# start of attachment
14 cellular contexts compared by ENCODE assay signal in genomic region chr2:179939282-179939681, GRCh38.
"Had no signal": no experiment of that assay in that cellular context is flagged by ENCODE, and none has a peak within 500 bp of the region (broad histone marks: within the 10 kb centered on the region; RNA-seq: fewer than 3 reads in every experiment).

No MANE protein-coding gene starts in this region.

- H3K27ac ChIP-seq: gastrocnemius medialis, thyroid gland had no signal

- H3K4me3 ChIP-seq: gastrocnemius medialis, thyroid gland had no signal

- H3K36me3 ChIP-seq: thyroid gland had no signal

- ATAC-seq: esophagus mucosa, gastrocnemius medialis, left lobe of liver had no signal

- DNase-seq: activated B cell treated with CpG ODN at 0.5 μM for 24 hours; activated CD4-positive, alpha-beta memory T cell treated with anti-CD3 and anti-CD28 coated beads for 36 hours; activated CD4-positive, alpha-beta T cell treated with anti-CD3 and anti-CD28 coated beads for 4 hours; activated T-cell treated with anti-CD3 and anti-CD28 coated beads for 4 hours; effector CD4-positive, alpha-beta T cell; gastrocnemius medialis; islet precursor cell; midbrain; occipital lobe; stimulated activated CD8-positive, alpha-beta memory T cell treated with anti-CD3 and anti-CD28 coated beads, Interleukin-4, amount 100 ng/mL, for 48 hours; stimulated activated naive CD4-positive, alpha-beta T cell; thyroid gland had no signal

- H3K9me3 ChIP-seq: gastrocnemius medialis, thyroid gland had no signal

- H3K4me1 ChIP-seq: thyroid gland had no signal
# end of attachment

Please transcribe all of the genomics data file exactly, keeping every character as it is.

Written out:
14 cellular contexts compared by ENCODE assay signal in genomic region chr2:179939282-179939681, GRCh38.
"Had no signal": no experiment of that assay in that cellular context is flagged by ENCODE, and none has a peak within 500 bp of the region (broad histone marks: within the 10 kb centered on the region; RNA-seq: fewer than 3 reads in every experiment).

No MANE protein-coding gene starts in this region.

- H3K27ac ChIP-seq: gastrocnemius medialis, thyroid gland had no signal

- H3K4me3 ChIP-seq: gastrocnemius medialis, thyroid gland had no signal

- H3K36me3 ChIP-seq: thyroid gland had no signal

- ATAC-seq: esophagus mucosa, gastrocnemius medialis, left lobe of liver had no signal

- DNase-seq: activated B cell treated with CpG ODN at 0.5 μM for 24 hours; activated CD4-positive, alpha-beta memory T cell treated with anti-CD3 and anti-CD28 coated beads for 36 hours; activated CD4-positive, alpha-beta T cell treated with anti-CD3 and anti-CD28 coated beads for 4 hours; activated T-cell treated with anti-CD3 and anti-CD28 coated beads for 4 hours; effector CD4-positive, alpha-beta T cell; gastrocnemius medialis; islet precursor cell; midbrain; occipital lobe; stimulated activated CD8-positive, alpha-beta memory T cell treated with anti-CD3 and anti-CD28 coated beads, Interleukin-4, amount 100 ng/mL, for 48 hours; stimulated activated naive CD4-positive, alpha-beta T cell; thyroid gland had no signal

- H3K9me3 ChIP-seq: gastrocnemius medialis, thyroid gland had no signal

- H3K4me1 ChIP-seq: thyroid gland had no signal